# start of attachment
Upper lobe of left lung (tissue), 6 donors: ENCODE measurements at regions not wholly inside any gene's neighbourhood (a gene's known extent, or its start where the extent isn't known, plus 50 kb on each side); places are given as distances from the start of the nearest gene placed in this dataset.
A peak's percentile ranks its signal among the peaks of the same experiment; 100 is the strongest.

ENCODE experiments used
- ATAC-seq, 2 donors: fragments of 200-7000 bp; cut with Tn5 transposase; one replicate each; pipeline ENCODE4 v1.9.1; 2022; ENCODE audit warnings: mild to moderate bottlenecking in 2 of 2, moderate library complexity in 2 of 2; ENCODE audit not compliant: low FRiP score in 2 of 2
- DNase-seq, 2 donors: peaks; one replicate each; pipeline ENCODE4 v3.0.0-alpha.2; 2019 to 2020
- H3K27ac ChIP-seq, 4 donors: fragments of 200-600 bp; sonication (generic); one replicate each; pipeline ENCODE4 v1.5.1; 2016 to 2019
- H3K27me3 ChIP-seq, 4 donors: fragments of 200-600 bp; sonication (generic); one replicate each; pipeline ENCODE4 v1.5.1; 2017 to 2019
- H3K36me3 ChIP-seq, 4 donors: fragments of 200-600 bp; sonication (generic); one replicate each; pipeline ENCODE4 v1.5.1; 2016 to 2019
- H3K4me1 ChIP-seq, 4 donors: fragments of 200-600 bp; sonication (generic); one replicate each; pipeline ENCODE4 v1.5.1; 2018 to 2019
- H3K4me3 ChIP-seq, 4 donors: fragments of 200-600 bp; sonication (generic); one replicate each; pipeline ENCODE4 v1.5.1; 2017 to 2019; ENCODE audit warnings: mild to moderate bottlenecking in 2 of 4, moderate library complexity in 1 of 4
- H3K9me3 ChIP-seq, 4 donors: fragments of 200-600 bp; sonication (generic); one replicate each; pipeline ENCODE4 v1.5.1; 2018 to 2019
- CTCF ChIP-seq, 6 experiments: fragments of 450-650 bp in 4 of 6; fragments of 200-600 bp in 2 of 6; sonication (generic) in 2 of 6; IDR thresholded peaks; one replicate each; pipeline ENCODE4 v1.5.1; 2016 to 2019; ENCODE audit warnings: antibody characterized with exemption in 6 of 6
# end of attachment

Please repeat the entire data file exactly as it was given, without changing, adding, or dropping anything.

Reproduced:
Upper lobe of left lung (tissue), 6 donors: ENCODE measurements at regions not wholly inside any gene's neighbourhood (a gene's known extent, or its start where the extent isn't known, plus 50 kb on each side); places are given as distances from the start of the nearest gene placed in this dataset.
A peak's percentile ranks its signal among the peaks of the same experiment; 100 is the strongest.

ENCODE experiments used
- ATAC-seq, 2 donors: fragments of 200-7000 bp; cut with Tn5 transposase; one replicate each; pipeline ENCODE4 v1.9.1; 2022; ENCODE audit warnings: mild to moderate bottlenecking in 2 of 2, moderate library complexity in 2 of 2; ENCODE audit not compliant: low FRiP score in 2 of 2
- DNase-seq, 2 donors: peaks; one replicate each; pipeline ENCODE4 v3.0.0-alpha.2; 2019 to 2020
- H3K27ac ChIP-seq, 4 donors: fragments of 200-600 bp; sonication (generic); one replicate each; pipeline ENCODE4 v1.5.1; 2016 to 2019
- H3K27me3 ChIP-seq, 4 donors: fragments of 200-600 bp; sonication (generic); one replicate each; pipeline ENCODE4 v1.5.1; 2017 to 2019
- H3K36me3 ChIP-seq, 4 donors: fragments of 200-600 bp; sonication (generic); one replicate each; pipeline ENCODE4 v1.5.1; 2016 to 2019
- H3K4me1 ChIP-seq, 4 donors: fragments of 200-600 bp; sonication (generic); one replicate each; pipeline ENCODE4 v1.5.1; 2018 to 2019
- H3K4me3 ChIP-seq, 4 donors: fragments of 200-600 bp; sonication (generic); one replicate each; pipeline ENCODE4 v1.5.1; 2017 to 2019; ENCODE audit warnings: mild to moderate bottlenecking in 2 of 4, moderate library complexity in 1 of 4
- H3K9me3 ChIP-seq, 4 donors: fragments of 200-600 bp; sonication (generic); one replicate each; pipeline ENCODE4 v1.5.1; 2018 to 2019
- CTCF ChIP-seq, 6 experiments: fragments of 450-650 bp in 4 of 6; fragments of 200-600 bp in 2 of 6; sonication (generic) in 2 of 6; IDR thresholded peaks; one replicate each; pipeline ENCODE4 v1.5.1; 2016 to 2019; ENCODE audit warnings: antibody characterized with exemption in 6 of 6